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Book review: Stuffocation: Living more with less

Good's features editor Sarah Heeringa reviews this new book by James Wallman, distributed by Penguin, Random House 2015. 

One of today’s most acute afflictions is that instead of feeling enriched by the things we own, we’re feeling stifled by them. In our busy cluttered lives, more is no longer better. Author James Wallman has a name for this affliction; he calls it stuffocation.

Sociological studies in the 70s revealed society’s materialistic bias; four out of five people were typically more concerned about money than quality of life issues. Over time the results of such studies have changed, suggesting that people in Western countries (or ‘mature markets’) are growing increasingly stressed out by rampant consumerism and consumption.

Wallman quotes one recent survey where people reported feeling weighted down by their excess, that they felt they could live without most of the goods that they owned and where two-thirds of respondents made it a point to rid themselves of unnecessary possessions at least once a year.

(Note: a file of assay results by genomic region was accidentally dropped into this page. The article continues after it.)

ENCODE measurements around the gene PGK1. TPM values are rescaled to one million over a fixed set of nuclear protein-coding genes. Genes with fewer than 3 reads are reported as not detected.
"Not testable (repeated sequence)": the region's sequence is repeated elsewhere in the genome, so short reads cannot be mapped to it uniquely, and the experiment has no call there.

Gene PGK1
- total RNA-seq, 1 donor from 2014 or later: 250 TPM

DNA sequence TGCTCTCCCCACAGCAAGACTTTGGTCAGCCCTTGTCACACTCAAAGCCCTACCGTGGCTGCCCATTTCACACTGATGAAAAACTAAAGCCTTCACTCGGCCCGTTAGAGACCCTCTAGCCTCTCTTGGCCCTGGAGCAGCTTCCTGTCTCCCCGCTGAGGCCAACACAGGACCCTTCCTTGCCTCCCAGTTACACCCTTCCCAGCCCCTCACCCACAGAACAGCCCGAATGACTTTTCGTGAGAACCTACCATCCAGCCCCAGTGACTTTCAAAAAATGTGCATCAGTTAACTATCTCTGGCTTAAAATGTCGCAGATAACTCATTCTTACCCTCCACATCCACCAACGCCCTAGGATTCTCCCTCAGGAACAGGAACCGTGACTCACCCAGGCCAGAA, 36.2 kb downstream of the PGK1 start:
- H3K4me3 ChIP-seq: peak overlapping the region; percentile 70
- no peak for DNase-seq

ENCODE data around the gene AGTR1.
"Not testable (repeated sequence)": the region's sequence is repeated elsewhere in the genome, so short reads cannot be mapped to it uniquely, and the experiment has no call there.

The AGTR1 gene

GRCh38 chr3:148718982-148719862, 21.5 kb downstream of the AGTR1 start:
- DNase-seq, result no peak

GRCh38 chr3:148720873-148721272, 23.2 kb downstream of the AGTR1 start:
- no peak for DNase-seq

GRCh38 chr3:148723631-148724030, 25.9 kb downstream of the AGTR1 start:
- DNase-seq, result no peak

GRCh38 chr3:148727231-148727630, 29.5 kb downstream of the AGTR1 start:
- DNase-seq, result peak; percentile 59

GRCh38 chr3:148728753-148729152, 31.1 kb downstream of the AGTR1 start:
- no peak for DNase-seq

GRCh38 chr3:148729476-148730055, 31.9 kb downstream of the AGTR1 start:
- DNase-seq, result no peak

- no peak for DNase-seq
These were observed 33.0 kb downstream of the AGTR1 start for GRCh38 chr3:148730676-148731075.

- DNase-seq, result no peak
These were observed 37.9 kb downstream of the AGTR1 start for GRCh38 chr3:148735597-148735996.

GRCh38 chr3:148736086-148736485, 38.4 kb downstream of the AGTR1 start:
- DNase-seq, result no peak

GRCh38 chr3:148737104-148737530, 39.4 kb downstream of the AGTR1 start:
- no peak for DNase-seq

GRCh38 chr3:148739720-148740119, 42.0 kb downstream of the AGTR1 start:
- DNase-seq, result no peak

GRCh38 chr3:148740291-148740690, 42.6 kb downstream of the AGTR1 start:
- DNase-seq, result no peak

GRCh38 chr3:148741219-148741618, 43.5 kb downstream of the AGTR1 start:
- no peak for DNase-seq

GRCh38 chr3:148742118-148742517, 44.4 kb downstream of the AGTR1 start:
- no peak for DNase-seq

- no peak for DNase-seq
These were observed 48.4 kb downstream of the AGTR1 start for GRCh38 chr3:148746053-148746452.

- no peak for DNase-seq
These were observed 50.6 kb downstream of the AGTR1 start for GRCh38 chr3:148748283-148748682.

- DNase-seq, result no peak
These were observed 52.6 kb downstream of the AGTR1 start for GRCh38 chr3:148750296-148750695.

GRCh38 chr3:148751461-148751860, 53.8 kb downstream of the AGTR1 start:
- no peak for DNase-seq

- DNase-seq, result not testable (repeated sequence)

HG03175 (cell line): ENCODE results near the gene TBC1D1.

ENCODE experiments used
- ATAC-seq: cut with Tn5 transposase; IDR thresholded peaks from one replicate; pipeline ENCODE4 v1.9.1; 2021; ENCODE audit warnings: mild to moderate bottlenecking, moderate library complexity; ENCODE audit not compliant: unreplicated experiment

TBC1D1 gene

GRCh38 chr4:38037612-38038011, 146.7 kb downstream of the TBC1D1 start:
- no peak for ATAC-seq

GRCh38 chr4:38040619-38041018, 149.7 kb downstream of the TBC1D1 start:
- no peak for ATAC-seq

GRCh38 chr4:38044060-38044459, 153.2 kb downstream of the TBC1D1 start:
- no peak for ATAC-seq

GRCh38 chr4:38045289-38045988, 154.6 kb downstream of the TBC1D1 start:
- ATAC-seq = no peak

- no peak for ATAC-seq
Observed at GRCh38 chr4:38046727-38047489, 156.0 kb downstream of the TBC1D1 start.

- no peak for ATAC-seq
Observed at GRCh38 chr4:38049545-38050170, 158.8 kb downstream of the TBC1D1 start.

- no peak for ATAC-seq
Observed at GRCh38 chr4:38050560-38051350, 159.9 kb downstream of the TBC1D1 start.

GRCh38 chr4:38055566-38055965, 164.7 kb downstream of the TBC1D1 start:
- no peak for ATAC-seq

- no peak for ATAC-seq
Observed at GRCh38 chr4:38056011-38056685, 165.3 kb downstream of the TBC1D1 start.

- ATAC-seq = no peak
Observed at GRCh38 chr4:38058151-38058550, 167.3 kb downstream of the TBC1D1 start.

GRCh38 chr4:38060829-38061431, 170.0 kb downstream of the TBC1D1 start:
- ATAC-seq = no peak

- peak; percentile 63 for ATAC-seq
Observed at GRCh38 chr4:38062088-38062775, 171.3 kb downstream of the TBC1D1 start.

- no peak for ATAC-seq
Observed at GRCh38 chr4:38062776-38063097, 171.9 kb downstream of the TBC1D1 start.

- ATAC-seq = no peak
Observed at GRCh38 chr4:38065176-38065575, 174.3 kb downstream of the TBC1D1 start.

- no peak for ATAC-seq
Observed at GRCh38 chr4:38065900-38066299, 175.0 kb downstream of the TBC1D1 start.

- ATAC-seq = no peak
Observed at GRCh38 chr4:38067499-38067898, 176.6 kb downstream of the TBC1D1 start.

Wallman concedes we need a certain amount of stuff for everyday living. And material goods can be useful for self-expression and signifying status – for instance, the type of shoes or shirt you wear says a lot about you. But in our materialist culture, Wallman argues, we have come to rely on material goods too much, believing things can solve emotional problems. “Consumer culture has become a sort of pseudo-religion, where material goods have become substitutes for deep and genuinely meaningful human desires and questions,” he says.

It’s not a new idea – pioneering American economist and sociologist Thorstein Veblen coined the term “conspicuous consumption” way back in 1899, in his classic critique of consumerism, The Theory of the Leisure Class.

But Wallman argues that in today’s world of mass production of cheap consumer goods, the scale of consumerism has never been as extreme – evidenced by rising consumer debt, the growing phenomenon of compulsive hording and the booming storage industry. Wallman also adds a modern twist to conspicuous consumption; now due to Facebook we’re now able to conspicuously consume experiences as well as physical goods, leading to the phenomenon of fomo (“fear of missing out”), and the feeling that all our friends are living a far more glamorous and exciting life than we are.

The solution? Wallman considers various responses before concluding that the best answer to stuffocation, is “experientialism” – focusing on having meaningful experiences instead of on acquiring more stuff.

This book is well worth a read – it’s written in an easy conversational tone quoting loads of studies and interesting facts – and its central thesis is likely to fuel many a dinner-party discussion.